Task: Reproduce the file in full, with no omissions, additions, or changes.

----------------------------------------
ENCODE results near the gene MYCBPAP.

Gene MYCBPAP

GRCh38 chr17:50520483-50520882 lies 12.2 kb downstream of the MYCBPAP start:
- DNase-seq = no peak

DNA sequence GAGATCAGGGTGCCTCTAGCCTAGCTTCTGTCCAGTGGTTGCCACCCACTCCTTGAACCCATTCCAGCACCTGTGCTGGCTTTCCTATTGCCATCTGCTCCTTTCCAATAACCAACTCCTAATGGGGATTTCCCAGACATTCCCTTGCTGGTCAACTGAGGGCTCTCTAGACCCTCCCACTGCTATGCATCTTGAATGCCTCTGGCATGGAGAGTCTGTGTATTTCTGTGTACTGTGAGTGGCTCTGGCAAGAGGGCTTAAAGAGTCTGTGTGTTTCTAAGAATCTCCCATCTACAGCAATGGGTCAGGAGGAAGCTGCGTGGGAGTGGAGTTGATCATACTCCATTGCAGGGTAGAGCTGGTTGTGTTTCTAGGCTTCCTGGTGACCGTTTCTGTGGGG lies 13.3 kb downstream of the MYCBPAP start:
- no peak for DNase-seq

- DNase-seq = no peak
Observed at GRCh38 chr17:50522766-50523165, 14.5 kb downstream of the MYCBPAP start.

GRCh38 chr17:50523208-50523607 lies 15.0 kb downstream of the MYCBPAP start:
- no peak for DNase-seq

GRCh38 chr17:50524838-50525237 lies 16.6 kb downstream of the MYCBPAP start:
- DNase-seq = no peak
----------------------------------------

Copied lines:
ENCODE results near the gene MYCBPAP.

Gene MYCBPAP

GRCh38 chr17:50520483-50520882 lies 12.2 kb downstream of the MYCBPAP start:
- DNase-seq = no peak

DNA sequence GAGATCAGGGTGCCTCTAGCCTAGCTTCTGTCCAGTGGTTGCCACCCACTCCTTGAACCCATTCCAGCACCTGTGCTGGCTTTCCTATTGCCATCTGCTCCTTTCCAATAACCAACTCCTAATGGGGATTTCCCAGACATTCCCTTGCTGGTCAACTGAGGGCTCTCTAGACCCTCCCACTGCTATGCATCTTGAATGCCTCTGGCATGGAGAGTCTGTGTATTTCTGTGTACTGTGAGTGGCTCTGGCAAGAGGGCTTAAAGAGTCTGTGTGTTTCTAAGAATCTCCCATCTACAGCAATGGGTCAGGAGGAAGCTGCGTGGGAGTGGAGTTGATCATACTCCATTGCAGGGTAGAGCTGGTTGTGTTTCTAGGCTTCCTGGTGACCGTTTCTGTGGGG lies 13.3 kb downstream of the MYCBPAP start:
- no peak for DNase-seq

- DNase-seq = no peak
Observed at GRCh38 chr17:50522766-50523165, 14.5 kb downstream of the MYCBPAP start.

GRCh38 chr17:50523208-50523607 lies 15.0 kb downstream of the MYCBPAP start:
- no peak for DNase-seq

GRCh38 chr17:50524838-50525237 lies 16.6 kb downstream of the MYCBPAP start:
- DNase-seq = no peak